By Rhiannon Graybill

Are We now not males? offers an leading edge method of gender and embodiment within the Hebrew Bible, revealing the male physique as a resource of chronic trouble for the Hebrew prophets. Drawing jointly key moments in prophetic embodiment, Graybill demonstrates that the prophetic physique is a queer physique, and its very instability makes attainable new understandings of biblical masculinity. Prophecy disrupts the functionality of masculinity and calls for new methods of inhabiting the physique and negotiating gender.

Graybill explores prophetic masculinity via severe readings of a couple of prophetic our bodies, together with Isaiah, Moses, Hosea, Jeremiah, and Ezekiel. as well as shut readings of the biblical texts, this account engages with smooth intertexts drawn from philosophy, psychoanalysis, and horror motion pictures: Isaiah meets the poetry of Anne Carson; Hosea is noticeable throughout the lens of ownership motion pictures and feminist movie concept; Jeremiah intersects with psychoanalytic discourses of tension; and Ezekiel encounters Daniel Paul Schreber's Memoirs of My frightened Illness. Graybill additionally deals a cautious research of the physique of Moses. Her tools spotlight unforeseen positive factors of the biblical texts, and light up the atypical intersections of masculinity, prophecy, and the physique in and past the Hebrew Bible. This meeting of prophets, our bodies, and readings makes transparent that getting to prophecy and to prophetic masculinity is a crucial activity for queer studying. Biblical prophecy engenders new sorts of masculinity and embodiment; Are We no longer Men?offers a important map of this still-uncharted terrain.

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When he came out, he told the Israelites what he had been commanded. The Israelites would see the face of Moses, that the skin of his face was radiating light; and Moses would put the veil on his face again, until he went in to speak with him. (Exod. 34:33–​35) This veiling further sets Moses apart. No longer able to wear his own face, neither can he display the radiant face of divine encounter in the midst of the Israelites. In the streaming light of Moses’ face, we thus have two forms of transformation: the divine glow of the prophet’s face, and the opacity of the covering he places over it.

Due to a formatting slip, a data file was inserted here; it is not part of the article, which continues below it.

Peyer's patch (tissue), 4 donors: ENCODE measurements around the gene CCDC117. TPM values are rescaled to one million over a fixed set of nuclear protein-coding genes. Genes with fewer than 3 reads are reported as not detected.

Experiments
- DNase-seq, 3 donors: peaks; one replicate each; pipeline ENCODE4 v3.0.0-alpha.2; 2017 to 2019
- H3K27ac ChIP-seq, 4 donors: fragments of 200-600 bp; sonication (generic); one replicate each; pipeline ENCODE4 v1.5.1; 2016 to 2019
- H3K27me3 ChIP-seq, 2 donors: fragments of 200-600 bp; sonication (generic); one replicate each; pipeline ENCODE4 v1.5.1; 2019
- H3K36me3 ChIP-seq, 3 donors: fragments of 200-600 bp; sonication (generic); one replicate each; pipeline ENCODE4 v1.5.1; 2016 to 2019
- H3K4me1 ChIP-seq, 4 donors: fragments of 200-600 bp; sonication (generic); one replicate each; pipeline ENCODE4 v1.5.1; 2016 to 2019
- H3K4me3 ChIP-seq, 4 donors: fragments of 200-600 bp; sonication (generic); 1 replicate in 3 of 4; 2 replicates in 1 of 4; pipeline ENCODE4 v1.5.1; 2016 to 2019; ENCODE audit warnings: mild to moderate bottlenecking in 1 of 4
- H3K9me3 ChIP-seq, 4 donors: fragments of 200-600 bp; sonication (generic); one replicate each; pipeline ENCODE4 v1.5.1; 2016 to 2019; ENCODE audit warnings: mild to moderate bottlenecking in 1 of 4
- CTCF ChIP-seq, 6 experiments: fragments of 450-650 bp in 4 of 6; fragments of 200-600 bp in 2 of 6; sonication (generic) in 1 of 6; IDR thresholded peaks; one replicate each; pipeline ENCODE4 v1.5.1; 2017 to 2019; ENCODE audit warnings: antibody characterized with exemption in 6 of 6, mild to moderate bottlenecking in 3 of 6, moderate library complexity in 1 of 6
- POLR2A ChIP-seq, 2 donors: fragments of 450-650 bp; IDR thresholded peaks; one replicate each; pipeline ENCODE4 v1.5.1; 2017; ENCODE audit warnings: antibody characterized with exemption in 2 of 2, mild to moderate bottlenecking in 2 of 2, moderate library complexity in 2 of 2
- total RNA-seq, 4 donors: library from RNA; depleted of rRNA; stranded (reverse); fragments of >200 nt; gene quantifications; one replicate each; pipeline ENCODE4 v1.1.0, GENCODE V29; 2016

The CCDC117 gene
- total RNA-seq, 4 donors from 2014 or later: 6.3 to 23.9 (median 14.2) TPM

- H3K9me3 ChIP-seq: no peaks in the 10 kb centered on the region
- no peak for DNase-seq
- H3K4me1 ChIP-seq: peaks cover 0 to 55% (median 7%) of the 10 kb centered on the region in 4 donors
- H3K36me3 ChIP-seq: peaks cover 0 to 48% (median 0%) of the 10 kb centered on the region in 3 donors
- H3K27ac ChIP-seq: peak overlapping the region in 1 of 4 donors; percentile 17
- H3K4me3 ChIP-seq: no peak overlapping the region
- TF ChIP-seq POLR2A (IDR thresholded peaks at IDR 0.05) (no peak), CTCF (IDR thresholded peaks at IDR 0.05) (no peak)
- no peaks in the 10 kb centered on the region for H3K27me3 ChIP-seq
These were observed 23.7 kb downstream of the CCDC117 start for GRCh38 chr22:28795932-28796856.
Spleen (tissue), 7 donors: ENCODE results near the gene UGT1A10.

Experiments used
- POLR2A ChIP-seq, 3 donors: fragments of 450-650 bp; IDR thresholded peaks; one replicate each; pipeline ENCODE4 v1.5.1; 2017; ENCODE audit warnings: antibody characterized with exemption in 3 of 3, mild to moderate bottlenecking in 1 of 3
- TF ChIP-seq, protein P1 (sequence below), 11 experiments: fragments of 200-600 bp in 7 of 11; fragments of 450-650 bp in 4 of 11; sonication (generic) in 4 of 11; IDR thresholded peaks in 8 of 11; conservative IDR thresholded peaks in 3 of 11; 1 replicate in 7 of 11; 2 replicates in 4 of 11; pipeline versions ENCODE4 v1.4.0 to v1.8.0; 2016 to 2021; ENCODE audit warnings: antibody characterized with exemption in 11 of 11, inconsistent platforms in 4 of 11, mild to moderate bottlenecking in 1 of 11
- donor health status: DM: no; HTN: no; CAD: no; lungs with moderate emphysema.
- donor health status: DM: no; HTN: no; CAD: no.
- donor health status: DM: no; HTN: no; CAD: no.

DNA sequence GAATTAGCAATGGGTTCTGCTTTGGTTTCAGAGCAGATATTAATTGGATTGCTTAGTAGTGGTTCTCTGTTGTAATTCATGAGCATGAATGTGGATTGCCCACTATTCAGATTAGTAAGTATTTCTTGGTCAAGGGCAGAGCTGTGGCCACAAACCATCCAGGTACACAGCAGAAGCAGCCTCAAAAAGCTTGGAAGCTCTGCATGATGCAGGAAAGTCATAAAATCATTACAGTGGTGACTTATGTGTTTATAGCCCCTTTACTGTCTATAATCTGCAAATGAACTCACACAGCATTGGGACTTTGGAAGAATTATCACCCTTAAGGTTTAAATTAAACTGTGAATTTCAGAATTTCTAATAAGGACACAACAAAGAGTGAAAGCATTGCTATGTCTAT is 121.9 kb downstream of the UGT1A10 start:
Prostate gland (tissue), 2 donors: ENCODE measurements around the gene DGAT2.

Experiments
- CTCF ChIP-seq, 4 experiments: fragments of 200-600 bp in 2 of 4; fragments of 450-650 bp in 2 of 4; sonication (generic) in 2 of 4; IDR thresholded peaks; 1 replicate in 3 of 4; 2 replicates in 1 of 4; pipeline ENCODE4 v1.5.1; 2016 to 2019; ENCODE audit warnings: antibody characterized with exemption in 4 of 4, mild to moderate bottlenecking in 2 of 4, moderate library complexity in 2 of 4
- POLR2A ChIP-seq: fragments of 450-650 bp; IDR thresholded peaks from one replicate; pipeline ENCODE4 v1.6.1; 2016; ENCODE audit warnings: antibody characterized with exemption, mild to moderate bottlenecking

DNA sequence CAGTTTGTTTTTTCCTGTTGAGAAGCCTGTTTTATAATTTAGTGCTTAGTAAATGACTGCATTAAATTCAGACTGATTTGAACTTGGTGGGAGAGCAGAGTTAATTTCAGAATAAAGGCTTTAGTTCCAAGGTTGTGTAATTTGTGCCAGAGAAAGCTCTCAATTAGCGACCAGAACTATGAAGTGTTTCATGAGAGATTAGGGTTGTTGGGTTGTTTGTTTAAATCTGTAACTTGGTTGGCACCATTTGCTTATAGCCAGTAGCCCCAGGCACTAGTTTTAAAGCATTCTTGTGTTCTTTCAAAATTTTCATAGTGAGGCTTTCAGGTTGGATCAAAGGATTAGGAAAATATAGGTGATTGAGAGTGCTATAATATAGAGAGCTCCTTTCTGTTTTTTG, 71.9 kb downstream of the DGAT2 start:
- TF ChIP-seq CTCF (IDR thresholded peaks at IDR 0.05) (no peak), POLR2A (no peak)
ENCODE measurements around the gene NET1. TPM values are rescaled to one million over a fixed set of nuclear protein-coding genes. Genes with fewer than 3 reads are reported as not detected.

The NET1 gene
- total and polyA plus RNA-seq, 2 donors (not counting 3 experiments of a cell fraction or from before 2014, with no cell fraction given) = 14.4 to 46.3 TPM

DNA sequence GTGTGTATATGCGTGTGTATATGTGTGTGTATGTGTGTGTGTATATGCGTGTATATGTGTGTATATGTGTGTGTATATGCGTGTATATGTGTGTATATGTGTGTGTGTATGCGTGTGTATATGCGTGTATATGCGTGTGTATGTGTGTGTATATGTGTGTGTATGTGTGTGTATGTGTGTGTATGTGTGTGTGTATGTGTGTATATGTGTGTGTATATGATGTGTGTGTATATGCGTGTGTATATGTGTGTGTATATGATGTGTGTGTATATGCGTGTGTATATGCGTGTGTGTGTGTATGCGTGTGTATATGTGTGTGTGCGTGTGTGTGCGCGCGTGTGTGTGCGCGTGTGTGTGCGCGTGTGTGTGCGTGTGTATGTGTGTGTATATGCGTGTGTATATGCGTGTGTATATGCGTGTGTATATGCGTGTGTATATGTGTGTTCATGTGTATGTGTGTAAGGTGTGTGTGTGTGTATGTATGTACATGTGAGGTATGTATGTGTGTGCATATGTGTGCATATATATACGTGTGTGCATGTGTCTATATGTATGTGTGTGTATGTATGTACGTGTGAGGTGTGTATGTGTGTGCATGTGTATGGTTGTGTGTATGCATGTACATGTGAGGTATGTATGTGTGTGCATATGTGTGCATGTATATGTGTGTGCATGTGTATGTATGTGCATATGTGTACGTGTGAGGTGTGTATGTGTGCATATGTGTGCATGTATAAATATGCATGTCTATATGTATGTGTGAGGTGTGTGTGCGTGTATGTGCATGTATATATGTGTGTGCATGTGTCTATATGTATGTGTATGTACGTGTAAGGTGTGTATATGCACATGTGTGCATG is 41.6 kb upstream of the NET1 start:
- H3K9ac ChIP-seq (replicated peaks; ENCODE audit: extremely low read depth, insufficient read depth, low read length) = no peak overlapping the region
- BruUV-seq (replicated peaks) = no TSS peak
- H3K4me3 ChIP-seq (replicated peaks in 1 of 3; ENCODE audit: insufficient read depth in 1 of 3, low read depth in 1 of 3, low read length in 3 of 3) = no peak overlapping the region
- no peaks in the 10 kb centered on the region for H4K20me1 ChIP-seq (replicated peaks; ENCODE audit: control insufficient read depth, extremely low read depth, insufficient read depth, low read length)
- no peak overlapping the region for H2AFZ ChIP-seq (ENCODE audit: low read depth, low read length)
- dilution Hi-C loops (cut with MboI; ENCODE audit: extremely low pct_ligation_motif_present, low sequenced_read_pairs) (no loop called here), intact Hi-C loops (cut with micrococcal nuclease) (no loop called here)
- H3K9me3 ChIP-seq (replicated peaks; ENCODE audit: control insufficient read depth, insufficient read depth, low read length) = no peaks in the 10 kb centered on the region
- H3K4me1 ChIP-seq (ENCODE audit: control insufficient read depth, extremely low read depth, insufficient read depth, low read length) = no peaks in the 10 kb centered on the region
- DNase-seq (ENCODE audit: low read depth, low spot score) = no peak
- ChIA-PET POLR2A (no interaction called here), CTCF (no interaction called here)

It is likewise dispersed across the prophet’s body, emphasizing both specific body parts (hands, face) and a more general bodily condition. And so before theorizing Moses’ body as a whole I will consider the essential moments in his experience of embodiment. What follows is an account of the most important features of Moses’ prophetic body. ╇ 27 The Materiality of Moses 27 The Good Baby Moses’ body is special from birth. When he is born, his mother immediately observes that he is “good” (ṭôḇ):13 “The woman conceived and bore a son; and when she saw that he was good, she hid him three months” (Exod.

Moses’ body likewise transmits affects, beginning with the terror his face engenders in whoever looks at him. Conceiving of the body as a queer assemblage also foregrounds the question of intensity. ”54 In this way the assemblage sets forth intensity an alternative to intersectionality, which models identity as constructed through intersecting vectors of class, race, gender, sexuality, and so forth. What intersectionality misses, however, is intensity. To describe Moses as male, Hebrew, and perhaps disabled or feminized is to offer a description that is at once accurate and insufficient.

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